About Mikayla Scarboro

I am currently a Second Class Cadet at the United States Air Force Academy studying Economics.  Growing up in a military family, I call North Pole, Alaska home.  While at USAFA, I have been involved with the Nordic Skiing team, Competitive CrossFit Team, and an all-women’s bible study, Relentless Love.  In my free time, I enjoy spending time with friends and family, traveling, hunting, hiking, downhill skiing, and cooking!  I am so grateful for the opportunity to visit Nepal to experience a different culture and increase my understanding of different economic conditions around the globe.  While we are there, I hope to leave a lasting impression through the love and respect that we have for the Napalese people. 

Nepal's Current Economic Challenges: Agriculture and Infrastructure

Agricultural Industry in Nepal:

The agriculture industry in Nepal is a huge problem for the inhabitants. Two-thirds of citizens rely on agriculture for their economic well-being; this sector contributes 40 percent of the country’s GDP and employs 80% of the work force. With most Nepalese working in the low paying agriculture sector, all of their income goes to surviving and not towards growing. This also puts 80% of the population at a severe disadvantage if there is a bad crop year. In order to break the trend of the majority of the labor force working in agriculture farmers need to be introduced to more efficient seeds and farming techniques.

Infrastructure – Roads

Nepal struggles to establish itself as a key component of the world trade organization being a land locked country.  Another component to this struggle is the lack of infrastructure the country currently has, and more specifically: the road system of Nepal.  Nepal’s major road expansion commenced in February 2014, but has faced tremendous problems in the construction.  Nepal’s rugged landscape results in a tremendous challenge in paving new roads.  From the high mountains to the rivers that seem to change course on a weekly basis, the Department of Transportation Management has shown signs of doubt in constructing these desired roads.  If Nepal is able to successfully complete this new road system that commenced in February of last year, it would reduce the duration of travel from the capital Kathmandu to the farmland by nearly seven hours.  The government of Nepal has expressed that this would ultimately increase the country’s economic situation as 75% of the country’s workforce is farmland oriented while 35% of the GDP involved agriculture (2014).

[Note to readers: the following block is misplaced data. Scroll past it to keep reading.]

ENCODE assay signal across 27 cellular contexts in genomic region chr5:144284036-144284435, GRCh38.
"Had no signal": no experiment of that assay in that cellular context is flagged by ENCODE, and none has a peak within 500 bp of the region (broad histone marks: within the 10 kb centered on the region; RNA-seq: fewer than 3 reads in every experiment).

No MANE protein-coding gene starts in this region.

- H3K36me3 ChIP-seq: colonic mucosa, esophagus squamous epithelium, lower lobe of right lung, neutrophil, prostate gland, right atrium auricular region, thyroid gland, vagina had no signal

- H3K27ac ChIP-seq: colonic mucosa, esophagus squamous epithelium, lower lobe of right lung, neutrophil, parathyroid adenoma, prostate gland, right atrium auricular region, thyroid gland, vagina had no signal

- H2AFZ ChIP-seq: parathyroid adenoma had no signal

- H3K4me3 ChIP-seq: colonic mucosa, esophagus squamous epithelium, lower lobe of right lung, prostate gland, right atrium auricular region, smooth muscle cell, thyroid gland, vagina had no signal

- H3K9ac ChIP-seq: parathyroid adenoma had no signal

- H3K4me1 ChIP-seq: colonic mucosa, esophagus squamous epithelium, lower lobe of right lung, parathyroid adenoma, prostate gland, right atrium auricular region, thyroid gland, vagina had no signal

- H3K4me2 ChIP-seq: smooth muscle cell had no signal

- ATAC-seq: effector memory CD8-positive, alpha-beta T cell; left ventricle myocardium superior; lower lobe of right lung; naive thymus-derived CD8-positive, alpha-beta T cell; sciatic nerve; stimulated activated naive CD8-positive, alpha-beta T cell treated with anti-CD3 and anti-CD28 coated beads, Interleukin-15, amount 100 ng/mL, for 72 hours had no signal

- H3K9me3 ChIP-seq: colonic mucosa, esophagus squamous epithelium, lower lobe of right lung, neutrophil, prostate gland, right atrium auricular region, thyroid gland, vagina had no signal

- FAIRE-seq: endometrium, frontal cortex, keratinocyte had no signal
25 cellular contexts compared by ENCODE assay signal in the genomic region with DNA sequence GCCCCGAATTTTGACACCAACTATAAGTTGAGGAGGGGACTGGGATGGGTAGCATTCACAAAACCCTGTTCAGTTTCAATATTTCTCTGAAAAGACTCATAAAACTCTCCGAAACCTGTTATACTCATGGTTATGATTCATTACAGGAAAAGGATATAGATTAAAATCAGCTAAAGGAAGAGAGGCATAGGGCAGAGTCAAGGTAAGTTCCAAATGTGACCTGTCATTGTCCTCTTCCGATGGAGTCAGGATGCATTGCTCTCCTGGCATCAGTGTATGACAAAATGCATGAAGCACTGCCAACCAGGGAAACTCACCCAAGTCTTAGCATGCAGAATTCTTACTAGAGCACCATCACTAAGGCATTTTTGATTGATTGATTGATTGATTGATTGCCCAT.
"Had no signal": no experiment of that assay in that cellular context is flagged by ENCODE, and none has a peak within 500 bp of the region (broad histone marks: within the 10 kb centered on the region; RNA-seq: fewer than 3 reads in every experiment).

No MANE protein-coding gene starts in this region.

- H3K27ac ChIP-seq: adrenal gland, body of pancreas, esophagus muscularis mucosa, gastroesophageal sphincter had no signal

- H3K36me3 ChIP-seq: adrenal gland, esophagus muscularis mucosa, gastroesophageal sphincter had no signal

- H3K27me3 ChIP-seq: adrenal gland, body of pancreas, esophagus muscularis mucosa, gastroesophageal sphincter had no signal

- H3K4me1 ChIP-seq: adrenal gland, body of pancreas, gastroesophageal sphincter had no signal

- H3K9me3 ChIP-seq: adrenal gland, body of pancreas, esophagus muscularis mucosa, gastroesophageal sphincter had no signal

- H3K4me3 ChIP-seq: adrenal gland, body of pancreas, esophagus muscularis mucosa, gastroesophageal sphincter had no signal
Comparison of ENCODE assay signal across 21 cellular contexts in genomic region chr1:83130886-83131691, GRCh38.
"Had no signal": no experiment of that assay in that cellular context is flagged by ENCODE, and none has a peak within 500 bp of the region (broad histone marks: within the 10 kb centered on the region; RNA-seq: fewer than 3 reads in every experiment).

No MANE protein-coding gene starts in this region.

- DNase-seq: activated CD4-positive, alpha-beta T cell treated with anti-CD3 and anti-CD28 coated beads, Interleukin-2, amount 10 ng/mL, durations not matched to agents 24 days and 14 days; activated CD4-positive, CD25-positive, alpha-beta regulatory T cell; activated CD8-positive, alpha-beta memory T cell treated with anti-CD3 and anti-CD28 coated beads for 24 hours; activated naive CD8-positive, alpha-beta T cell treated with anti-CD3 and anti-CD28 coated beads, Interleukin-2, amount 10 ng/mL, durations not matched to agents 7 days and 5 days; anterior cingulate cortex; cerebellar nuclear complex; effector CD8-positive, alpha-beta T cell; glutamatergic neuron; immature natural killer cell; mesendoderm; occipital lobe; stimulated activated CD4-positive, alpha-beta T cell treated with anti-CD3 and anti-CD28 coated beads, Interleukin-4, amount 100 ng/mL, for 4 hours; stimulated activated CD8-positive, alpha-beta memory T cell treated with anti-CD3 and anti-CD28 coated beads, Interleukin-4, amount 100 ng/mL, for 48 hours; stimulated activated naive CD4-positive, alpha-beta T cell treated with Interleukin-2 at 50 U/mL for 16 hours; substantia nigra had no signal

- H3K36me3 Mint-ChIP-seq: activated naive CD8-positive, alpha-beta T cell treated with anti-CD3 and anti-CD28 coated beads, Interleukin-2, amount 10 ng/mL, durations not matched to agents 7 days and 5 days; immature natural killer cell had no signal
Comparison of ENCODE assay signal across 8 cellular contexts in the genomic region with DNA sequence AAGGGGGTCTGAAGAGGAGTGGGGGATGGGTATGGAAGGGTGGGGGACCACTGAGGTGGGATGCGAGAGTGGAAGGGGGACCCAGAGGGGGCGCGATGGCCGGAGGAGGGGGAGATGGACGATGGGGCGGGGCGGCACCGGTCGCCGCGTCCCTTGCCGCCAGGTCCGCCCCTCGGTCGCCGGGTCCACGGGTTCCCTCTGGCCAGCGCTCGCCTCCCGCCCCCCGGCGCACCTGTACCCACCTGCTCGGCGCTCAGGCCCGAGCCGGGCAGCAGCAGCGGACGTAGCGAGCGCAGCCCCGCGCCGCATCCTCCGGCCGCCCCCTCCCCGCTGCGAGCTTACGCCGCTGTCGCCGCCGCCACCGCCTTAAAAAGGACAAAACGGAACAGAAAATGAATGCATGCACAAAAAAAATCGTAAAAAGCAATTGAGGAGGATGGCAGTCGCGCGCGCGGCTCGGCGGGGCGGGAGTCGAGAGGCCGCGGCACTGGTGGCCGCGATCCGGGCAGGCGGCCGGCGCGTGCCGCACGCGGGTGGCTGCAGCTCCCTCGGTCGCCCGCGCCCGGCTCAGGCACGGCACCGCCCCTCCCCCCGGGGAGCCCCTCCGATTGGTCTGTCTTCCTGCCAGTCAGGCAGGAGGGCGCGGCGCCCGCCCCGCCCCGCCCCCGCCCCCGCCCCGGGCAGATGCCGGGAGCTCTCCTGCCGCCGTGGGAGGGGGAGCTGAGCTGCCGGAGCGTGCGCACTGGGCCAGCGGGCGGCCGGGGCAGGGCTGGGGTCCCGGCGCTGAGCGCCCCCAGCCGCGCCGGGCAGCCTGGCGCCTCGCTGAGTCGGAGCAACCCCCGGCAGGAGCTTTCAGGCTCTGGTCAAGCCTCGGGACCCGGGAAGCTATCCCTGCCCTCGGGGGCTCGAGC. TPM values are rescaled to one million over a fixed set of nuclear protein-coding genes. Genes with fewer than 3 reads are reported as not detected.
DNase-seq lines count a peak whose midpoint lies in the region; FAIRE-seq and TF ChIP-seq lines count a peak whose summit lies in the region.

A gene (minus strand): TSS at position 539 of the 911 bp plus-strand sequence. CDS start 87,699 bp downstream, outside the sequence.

Although many economists such as Jeffery Sachs states that it is a disadvantage to being a land locked country, Nepal’s geographical location is a prime spot to enter the world trade market. Situated between China and India, two of the world’s largest exporter of goods, Nepal has continued to maintain strong relations with both of these countries.  Increasing the infrastructure could allow China and India to funnel more goods through Nepal, and allow it to be built up in an ever increasing global market.